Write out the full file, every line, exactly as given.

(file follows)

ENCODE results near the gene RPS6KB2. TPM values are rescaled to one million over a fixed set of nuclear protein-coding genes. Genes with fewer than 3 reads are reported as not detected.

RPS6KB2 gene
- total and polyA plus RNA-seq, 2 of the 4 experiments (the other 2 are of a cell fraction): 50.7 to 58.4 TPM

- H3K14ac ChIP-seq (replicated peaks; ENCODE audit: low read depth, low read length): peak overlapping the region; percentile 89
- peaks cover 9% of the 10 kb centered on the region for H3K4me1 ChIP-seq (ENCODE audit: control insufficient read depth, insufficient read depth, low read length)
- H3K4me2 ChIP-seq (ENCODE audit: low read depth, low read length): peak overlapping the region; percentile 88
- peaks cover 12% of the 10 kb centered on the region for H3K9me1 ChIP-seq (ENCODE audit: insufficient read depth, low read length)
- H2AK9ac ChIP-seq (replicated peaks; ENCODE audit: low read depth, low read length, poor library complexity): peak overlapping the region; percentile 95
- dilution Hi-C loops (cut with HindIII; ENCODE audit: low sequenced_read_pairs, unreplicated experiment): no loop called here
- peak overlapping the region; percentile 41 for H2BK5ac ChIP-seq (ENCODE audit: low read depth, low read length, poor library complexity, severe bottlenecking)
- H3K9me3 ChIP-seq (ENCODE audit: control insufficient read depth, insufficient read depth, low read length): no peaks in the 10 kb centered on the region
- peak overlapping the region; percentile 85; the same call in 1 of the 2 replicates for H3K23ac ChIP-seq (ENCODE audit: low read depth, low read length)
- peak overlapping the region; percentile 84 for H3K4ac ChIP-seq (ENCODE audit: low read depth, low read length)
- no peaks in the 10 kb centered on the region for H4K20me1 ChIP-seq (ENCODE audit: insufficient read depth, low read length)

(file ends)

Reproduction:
ENCODE results near the gene RPS6KB2. TPM values are rescaled to one million over a fixed set of nuclear protein-coding genes. Genes with fewer than 3 reads are reported as not detected.

RPS6KB2 gene
- total and polyA plus RNA-seq, 2 of the 4 experiments (the other 2 are of a cell fraction): 50.7 to 58.4 TPM

- H3K14ac ChIP-seq (replicated peaks; ENCODE audit: low read depth, low read length): peak overlapping the region; percentile 89
- peaks cover 9% of the 10 kb centered on the region for H3K4me1 ChIP-seq (ENCODE audit: control insufficient read depth, insufficient read depth, low read length)
- H3K4me2 ChIP-seq (ENCODE audit: low read depth, low read length): peak overlapping the region; percentile 88
- peaks cover 12% of the 10 kb centered on the region for H3K9me1 ChIP-seq (ENCODE audit: insufficient read depth, low read length)
- H2AK9ac ChIP-seq (replicated peaks; ENCODE audit: low read depth, low read length, poor library complexity): peak overlapping the region; percentile 95
- dilution Hi-C loops (cut with HindIII; ENCODE audit: low sequenced_read_pairs, unreplicated experiment): no loop called here
- peak overlapping the region; percentile 41 for H2BK5ac ChIP-seq (ENCODE audit: low read depth, low read length, poor library complexity, severe bottlenecking)
- H3K9me3 ChIP-seq (ENCODE audit: control insufficient read depth, insufficient read depth, low read length): no peaks in the 10 kb centered on the region
- peak overlapping the region; percentile 85; the same call in 1 of the 2 replicates for H3K23ac ChIP-seq (ENCODE audit: low read depth, low read length)
- peak overlapping the region; percentile 84 for H3K4ac ChIP-seq (ENCODE audit: low read depth, low read length)
- no peaks in the 10 kb centered on the region for H4K20me1 ChIP-seq (ENCODE audit: insufficient read depth, low read length)